Acting against the recommendation of a planning report to East Devon District Council’s development management committee, councillors refused permission for the construction of "20 self-contained natural gas engine driven electricity generators".
The scheme, proposed by applicant Plutus Energy, would have been built on land outside Woodbury, near Exmouth.
Key to the decision was Strategy 39 of the council’s local plan, which states the authority’s commitment to promoting the use of renewables and low carbon energy, as grounds for refusing the plans.
The planning report to the committee said that the proposed development "would be powered by natural gas and therefore it is important to recognise that this technology is a facilitator of renewable energy rather than a renewable technology or low carbon energy project itself and therefore there is little direct policy support within Strategy 39 for this proposal."
However, it added that "whilst Strategy 39 of the local plan promotes renewable and low carbon energy, it does not in itself provide an in principle reason to refuse proposals for fossil fuel energy development."
On balance, planners considered that the adverse impacts from the scheme would "not significantly or demonstrably outweigh the benefits that would be derived from the scheme which would support the delivery of renewable and low carbon energy by providing back-up generation to help achieve the transition to a sustainable, low carbon future."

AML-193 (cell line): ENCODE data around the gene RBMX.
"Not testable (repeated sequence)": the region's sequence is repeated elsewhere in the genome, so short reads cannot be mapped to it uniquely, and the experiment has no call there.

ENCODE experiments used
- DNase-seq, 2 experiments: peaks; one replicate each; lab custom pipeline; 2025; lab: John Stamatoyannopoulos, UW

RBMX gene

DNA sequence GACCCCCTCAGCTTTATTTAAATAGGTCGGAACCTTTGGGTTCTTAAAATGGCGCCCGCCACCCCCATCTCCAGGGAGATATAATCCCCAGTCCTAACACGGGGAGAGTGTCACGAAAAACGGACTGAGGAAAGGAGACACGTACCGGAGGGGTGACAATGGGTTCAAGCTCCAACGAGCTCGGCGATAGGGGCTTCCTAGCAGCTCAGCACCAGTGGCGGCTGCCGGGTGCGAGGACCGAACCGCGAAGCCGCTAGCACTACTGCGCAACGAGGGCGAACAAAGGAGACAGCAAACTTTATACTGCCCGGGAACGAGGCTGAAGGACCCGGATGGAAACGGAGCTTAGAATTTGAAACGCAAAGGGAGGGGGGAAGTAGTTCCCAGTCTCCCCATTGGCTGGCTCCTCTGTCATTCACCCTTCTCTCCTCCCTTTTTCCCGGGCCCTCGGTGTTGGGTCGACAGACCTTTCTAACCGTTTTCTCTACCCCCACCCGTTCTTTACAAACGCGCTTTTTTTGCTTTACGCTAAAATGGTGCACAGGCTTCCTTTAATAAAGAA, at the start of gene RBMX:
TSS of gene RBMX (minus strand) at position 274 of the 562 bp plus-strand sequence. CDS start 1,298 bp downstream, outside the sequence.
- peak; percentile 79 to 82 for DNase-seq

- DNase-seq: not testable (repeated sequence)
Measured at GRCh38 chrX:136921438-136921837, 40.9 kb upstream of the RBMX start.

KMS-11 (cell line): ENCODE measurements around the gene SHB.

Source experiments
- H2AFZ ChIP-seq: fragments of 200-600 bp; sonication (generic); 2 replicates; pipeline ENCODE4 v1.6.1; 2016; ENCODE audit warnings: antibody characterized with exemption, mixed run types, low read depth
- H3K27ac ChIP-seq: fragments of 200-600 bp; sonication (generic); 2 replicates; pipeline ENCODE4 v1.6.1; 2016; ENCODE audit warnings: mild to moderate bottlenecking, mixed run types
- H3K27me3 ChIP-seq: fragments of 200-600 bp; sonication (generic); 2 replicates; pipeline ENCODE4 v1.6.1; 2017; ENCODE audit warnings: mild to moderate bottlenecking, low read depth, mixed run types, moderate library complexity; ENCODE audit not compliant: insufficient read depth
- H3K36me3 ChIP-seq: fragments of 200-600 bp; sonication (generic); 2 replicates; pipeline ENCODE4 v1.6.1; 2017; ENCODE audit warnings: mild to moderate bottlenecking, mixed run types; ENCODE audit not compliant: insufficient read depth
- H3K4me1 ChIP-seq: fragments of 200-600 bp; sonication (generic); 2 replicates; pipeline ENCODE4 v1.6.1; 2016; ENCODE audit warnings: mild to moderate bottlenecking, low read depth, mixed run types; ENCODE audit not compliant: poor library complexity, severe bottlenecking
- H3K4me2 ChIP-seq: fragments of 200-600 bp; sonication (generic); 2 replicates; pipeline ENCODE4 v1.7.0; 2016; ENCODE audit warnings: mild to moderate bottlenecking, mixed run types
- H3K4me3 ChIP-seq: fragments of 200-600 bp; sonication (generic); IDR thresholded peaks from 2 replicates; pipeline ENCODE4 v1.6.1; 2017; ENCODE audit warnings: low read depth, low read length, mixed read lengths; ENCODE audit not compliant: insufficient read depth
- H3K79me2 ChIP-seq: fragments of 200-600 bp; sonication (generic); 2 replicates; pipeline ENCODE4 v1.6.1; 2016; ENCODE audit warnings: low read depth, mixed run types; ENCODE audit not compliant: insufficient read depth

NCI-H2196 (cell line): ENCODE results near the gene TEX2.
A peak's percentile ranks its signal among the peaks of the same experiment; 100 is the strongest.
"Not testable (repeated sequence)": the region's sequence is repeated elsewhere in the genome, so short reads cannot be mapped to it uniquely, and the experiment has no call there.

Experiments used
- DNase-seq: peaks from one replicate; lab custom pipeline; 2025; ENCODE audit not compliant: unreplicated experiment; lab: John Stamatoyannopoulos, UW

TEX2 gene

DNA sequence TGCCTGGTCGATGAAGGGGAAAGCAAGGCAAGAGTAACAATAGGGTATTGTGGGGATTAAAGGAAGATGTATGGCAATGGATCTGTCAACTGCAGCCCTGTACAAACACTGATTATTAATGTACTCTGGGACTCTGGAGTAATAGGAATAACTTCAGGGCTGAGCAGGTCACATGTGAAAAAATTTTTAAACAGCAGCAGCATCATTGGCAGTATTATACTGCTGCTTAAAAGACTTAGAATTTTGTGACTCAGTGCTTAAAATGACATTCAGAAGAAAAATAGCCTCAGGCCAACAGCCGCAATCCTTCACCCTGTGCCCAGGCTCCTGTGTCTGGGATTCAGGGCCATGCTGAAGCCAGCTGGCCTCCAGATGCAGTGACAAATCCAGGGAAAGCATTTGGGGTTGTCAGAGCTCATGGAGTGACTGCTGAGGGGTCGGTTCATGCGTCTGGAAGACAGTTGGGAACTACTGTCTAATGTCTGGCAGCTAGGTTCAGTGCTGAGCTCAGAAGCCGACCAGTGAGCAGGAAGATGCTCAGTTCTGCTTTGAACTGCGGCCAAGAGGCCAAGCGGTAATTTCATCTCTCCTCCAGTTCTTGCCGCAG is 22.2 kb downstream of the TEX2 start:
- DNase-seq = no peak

A statement from the council said the application had "proved controversial with the local community who raised a number of concerns regarding noise and pollution from the facility, as well as fears that a low carbon energy generation and storage facility was not being proposed, which would be consistent with addressing the climate change emergency declared by the council only a few weeks earlier."
It added that the committee resolved to refuse the application on the basis that "it would be inappropriate development in the open countryside, with local plan policies only supporting renewable and low carbon energy projects in the open countryside" and a further reason for "related to concerns about the impact of the proposal on air quality in the locality."
In August, a new administration at a West Midlands authority decided to review plans for a major bypass partly over climate change concerns.
A Planning article looking at what council declarations of 'climate emergency' mean for planning can be read here.